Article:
The complex was originally conceived with two studios but has since expanded to three. Funk works primarily out of Studio B, which is set up for composing with keyboards and soft synths. Studio B was the first room to feature an SSL, an XL-Desk, he reports. “We thought it would be cool to have some flexibility on a smaller desk and have some different pre’s and EQs and whatever we wanted in there, because certain clients might be API or Neve snobs. I bought it more than a year before the Duality.”

The third room, Studio C, is typically occupied by freelance recording and mixing engineer Michael Greene, a veteran of the Los Angeles and Salt Lake City studio scenes. The room accommodates immersive IMAX 12.0 and Dolby Atmos 7.1.4 mixing projects as well as overdubbing. The room also has its own iso booth, equipped with a Yamaha grand piano, plus tielines to The Stage.

Greene has a long list of orchestral and ensemble recording projects to his name and has tracked a good number of them in Studio A, including jazz records and film and videogame scores. “The console sounds super warm and clear,” he says of the Duality. “It has a lot of warmth and bigness, but it still has a lot of clarity, without being harsh. I love having filters and EQs on every channel, and that when I put them in, they just sound great. And I like the flexibility of being able to build multiple cue mixes for the players with a minimum amount of fuss.”

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Of course, the environment also plays a part. “Jerry has made something stunning and beautiful with both the control room and the studio,” says Greene. “Jim and Jerry have built a really special room—one of those rare rooms where everything shines and sounds beautiful.”

But wait, there’s more. “We’re working—very, very slowly—on a D room,” Funk reveals. That room will be for voiceover work, which currently takes place in the B room’s iso booth, often over Source-Connect. “Studio D could even handle a vocal or guitar project,” he says.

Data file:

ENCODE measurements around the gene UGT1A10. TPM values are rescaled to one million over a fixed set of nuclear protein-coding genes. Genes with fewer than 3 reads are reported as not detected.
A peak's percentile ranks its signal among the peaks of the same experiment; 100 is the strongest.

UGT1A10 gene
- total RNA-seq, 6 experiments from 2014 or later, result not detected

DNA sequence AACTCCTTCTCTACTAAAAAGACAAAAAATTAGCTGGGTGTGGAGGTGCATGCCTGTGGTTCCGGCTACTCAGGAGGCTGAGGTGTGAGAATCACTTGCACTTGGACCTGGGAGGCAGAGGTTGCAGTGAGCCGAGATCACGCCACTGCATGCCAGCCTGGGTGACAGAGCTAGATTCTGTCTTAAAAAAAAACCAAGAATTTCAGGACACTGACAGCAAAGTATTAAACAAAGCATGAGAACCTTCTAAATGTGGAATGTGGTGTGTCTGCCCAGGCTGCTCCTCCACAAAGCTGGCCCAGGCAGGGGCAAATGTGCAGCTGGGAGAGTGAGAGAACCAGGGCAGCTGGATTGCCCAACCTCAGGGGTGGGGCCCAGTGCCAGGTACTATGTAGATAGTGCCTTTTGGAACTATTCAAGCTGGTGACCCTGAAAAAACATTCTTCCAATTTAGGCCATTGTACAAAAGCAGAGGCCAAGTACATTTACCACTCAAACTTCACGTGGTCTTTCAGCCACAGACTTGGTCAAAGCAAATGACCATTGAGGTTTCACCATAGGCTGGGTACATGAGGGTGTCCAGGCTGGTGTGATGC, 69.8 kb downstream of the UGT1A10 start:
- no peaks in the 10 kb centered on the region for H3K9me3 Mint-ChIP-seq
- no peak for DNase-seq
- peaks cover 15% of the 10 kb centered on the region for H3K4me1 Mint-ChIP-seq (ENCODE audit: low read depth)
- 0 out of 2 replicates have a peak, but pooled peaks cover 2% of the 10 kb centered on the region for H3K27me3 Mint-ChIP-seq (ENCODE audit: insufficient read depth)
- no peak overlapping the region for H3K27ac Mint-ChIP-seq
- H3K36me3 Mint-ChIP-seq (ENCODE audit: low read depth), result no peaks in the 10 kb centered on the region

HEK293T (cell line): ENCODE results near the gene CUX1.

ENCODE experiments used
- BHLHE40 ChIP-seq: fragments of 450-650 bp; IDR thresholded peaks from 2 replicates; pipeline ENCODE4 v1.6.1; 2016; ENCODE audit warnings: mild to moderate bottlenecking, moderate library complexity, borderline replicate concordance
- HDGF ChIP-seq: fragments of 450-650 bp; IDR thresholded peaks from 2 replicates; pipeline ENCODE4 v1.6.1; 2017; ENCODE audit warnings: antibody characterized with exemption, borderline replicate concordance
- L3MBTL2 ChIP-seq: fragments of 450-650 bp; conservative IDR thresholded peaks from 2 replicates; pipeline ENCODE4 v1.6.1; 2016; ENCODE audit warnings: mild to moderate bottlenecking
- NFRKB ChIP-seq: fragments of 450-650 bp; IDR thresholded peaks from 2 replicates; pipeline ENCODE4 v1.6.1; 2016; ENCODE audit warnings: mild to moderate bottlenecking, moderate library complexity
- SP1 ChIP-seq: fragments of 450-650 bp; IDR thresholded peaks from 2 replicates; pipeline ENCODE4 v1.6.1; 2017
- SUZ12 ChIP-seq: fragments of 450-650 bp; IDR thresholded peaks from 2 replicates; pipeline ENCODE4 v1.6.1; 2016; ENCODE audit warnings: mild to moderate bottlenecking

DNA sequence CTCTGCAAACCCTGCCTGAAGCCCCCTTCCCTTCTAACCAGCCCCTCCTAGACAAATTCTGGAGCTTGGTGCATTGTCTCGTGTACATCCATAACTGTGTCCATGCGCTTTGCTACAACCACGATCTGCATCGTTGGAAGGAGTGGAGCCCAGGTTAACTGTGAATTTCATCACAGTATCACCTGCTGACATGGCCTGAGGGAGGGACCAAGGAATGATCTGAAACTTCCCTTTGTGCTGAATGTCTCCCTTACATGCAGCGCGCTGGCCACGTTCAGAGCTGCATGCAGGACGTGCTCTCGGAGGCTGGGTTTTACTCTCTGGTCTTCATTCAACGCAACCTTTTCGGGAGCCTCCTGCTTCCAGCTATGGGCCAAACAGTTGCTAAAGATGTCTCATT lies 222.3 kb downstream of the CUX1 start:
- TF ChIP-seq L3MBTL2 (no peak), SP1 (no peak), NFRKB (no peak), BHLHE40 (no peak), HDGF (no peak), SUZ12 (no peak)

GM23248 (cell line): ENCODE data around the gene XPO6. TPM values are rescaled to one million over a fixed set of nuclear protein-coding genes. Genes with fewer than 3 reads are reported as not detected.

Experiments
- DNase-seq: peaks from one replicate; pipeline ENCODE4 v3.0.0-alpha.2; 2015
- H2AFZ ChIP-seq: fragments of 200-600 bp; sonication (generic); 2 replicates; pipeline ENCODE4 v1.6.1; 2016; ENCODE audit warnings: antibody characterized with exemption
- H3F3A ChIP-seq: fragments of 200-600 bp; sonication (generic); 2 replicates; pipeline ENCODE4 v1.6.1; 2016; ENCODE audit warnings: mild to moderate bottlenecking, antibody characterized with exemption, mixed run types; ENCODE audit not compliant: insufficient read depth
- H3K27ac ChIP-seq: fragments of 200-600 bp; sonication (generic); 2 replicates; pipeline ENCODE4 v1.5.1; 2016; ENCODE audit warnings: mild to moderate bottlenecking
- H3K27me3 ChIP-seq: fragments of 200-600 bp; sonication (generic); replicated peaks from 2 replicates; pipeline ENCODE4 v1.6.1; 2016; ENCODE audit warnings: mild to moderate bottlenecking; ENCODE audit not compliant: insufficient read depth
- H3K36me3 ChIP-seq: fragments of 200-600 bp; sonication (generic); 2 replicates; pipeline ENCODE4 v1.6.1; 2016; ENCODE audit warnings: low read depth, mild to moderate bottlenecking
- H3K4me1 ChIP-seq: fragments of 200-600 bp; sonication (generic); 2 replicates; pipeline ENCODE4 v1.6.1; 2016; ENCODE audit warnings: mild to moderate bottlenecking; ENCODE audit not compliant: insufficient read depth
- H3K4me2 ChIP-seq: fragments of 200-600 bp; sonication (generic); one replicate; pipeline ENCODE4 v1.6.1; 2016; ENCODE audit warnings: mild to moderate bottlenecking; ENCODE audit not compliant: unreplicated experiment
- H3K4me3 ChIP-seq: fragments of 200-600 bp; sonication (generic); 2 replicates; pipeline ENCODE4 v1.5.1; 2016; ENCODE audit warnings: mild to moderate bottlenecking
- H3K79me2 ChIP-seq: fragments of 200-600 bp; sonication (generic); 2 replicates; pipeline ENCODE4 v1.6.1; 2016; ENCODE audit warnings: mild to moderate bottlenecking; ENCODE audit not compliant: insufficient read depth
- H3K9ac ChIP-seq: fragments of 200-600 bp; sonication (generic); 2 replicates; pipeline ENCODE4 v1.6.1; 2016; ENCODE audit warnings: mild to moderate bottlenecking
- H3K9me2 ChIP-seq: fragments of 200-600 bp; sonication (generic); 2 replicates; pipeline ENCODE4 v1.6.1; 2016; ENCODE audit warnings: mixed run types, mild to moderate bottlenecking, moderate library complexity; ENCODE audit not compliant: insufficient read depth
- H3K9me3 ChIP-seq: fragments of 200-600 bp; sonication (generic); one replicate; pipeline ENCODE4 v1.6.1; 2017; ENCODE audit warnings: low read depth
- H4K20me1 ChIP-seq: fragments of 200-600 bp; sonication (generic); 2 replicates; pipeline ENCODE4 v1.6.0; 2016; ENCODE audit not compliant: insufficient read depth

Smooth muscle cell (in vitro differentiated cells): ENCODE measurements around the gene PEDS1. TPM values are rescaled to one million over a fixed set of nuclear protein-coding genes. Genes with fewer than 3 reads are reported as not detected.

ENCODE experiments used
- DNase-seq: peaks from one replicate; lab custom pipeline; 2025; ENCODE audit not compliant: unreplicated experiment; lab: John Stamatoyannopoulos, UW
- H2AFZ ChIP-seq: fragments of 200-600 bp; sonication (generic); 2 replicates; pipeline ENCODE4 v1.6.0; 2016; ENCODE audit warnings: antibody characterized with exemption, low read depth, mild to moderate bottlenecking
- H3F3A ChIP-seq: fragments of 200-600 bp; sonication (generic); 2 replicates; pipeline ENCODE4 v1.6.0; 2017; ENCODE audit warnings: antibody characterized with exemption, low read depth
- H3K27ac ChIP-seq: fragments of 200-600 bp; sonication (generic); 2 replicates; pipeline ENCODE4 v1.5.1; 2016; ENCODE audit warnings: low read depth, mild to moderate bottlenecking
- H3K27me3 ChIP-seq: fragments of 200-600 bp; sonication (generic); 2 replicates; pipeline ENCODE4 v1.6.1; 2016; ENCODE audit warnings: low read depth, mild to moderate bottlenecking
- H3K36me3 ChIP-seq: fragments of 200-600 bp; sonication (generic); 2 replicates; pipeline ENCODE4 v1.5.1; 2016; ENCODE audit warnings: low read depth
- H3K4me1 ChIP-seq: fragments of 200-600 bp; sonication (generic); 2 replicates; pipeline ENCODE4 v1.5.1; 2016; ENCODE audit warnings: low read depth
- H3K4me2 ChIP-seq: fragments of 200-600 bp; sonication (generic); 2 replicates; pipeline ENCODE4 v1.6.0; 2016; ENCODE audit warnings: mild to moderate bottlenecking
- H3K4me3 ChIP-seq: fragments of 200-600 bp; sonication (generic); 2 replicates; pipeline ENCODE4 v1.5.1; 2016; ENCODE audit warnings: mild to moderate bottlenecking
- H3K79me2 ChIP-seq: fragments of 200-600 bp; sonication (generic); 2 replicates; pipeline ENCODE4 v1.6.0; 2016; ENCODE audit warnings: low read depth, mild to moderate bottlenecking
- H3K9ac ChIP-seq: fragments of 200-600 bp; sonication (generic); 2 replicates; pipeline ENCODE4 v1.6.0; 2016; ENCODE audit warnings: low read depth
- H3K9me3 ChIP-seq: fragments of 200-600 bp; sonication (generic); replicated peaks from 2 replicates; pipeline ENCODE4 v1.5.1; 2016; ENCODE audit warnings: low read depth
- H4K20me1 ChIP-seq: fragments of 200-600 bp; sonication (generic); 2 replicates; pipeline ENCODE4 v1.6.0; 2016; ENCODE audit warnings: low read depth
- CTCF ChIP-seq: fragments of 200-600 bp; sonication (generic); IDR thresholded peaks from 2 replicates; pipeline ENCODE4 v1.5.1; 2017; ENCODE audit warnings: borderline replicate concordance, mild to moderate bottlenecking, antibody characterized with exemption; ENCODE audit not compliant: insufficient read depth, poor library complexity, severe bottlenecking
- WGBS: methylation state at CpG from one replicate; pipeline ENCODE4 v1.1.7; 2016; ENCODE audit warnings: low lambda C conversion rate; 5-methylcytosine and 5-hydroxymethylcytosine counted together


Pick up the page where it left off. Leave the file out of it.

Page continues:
For added flexibility, the rooms are wired for SDI video and USB distribution. “We have a bunch of small cameras and can provide visibility from any room to anywhere,” says White. A couple of carts, each with a display, computer keyboard and mouse, can be patched into the A and B rooms. “You can plug them into the wall and control the room from either the floor of the stage or an iso booth,” says White. “Jim wanted to be able to work on his computer from out by the grand piano, so the infrastructure is there.”

The facility is well equipped; Funk has been collecting gear for years. “I had 110 mic pre’s before we bought the Duality, and different compression and EQ options. We have all kinds of outboard flavors,” he says.

As might be expected at a facility that focuses on orchestral recording, the mic locker is deep and wide, and includes a prized pair of vintage 67s with consecutive serial numbers. “Those are beautiful,” says Funk. “We have the modern one as well. There’s a slight difference, but they’re close enough that with a slight EQ, you would fool the best of us. We also have lots of ribbons, and we have seven mics from David Bock that we really love. And we’ve got a Lucas CS-1—those are rare. About 300 of those were made. It’s like an [AKG] C12. They’re beautiful mics.”

He adds, “We’ve just got a great assortment. You can accomplish whatever you want with what’s in the locker.”

Funk Studios •

The MT Pit •

Performance Audio •

JSX Audio •